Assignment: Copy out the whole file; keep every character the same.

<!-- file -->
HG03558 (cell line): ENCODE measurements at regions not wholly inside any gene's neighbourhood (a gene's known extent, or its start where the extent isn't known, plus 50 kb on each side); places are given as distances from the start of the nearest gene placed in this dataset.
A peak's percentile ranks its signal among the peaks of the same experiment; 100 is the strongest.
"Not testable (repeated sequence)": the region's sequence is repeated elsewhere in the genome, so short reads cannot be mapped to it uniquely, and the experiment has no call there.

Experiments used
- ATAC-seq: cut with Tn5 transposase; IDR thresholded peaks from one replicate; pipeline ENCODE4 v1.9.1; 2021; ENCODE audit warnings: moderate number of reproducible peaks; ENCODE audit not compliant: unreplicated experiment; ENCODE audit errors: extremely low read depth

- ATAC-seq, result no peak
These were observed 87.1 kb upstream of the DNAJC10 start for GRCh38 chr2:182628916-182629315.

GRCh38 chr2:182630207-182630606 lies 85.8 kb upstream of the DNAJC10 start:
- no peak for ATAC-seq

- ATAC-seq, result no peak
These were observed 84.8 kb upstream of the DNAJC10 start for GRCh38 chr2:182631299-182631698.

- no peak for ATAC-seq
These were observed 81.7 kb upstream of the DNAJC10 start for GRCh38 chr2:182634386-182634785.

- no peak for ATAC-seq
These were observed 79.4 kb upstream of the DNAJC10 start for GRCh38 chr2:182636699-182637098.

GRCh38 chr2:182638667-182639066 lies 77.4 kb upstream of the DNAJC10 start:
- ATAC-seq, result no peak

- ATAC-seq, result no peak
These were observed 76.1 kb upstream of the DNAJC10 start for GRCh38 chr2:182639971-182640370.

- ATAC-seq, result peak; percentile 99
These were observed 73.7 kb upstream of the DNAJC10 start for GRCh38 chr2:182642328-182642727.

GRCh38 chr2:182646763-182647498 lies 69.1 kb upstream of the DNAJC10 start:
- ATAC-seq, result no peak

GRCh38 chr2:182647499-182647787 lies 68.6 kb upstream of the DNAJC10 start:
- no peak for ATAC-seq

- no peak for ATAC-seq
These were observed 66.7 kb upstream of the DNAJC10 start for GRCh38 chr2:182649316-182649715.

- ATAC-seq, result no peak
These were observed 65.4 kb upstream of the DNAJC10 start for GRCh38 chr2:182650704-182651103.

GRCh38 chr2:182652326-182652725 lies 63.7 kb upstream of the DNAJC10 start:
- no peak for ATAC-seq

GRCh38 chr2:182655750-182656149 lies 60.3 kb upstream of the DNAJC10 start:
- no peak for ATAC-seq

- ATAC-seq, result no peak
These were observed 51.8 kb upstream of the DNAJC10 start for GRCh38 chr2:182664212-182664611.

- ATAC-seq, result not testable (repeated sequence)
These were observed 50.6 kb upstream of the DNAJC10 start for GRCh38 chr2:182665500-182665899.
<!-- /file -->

HG03558 (cell line): ENCODE measurements at regions not wholly inside any gene's neighbourhood (a gene's known extent, or its start where the extent isn't known, plus 50 kb on each side); places are given as distances from the start of the nearest gene placed in this dataset.
A peak's percentile ranks its signal among the peaks of the same experiment; 100 is the strongest.
"Not testable (repeated sequence)": the region's sequence is repeated elsewhere in the genome, so short reads cannot be mapped to it uniquely, and the experiment has no call there.

Experiments used
- ATAC-seq: cut with Tn5 transposase; IDR thresholded peaks from one replicate; pipeline ENCODE4 v1.9.1; 2021; ENCODE audit warnings: moderate number of reproducible peaks; ENCODE audit not compliant: unreplicated experiment; ENCODE audit errors: extremely low read depth

- ATAC-seq, result no peak
These were observed 87.1 kb upstream of the DNAJC10 start for GRCh38 chr2:182628916-182629315.

GRCh38 chr2:182630207-182630606 lies 85.8 kb upstream of the DNAJC10 start:
- no peak for ATAC-seq

- ATAC-seq, result no peak
These were observed 84.8 kb upstream of the DNAJC10 start for GRCh38 chr2:182631299-182631698.

- no peak for ATAC-seq
These were observed 81.7 kb upstream of the DNAJC10 start for GRCh38 chr2:182634386-182634785.

- no peak for ATAC-seq
These were observed 79.4 kb upstream of the DNAJC10 start for GRCh38 chr2:182636699-182637098.

GRCh38 chr2:182638667-182639066 lies 77.4 kb upstream of the DNAJC10 start:
- ATAC-seq, result no peak

- ATAC-seq, result no peak
These were observed 76.1 kb upstream of the DNAJC10 start for GRCh38 chr2:182639971-182640370.

- ATAC-seq, result peak; percentile 99
These were observed 73.7 kb upstream of the DNAJC10 start for GRCh38 chr2:182642328-182642727.

GRCh38 chr2:182646763-182647498 lies 69.1 kb upstream of the DNAJC10 start:
- ATAC-seq, result no peak

GRCh38 chr2:182647499-182647787 lies 68.6 kb upstream of the DNAJC10 start:
- no peak for ATAC-seq

- no peak for ATAC-seq
These were observed 66.7 kb upstream of the DNAJC10 start for GRCh38 chr2:182649316-182649715.

- ATAC-seq, result no peak
These were observed 65.4 kb upstream of the DNAJC10 start for GRCh38 chr2:182650704-182651103.

GRCh38 chr2:182652326-182652725 lies 63.7 kb upstream of the DNAJC10 start:
- no peak for ATAC-seq

GRCh38 chr2:182655750-182656149 lies 60.3 kb upstream of the DNAJC10 start:
- no peak for ATAC-seq

- ATAC-seq, result no peak
These were observed 51.8 kb upstream of the DNAJC10 start for GRCh38 chr2:182664212-182664611.

- ATAC-seq, result not testable (repeated sequence)
These were observed 50.6 kb upstream of the DNAJC10 start for GRCh38 chr2:182665500-182665899.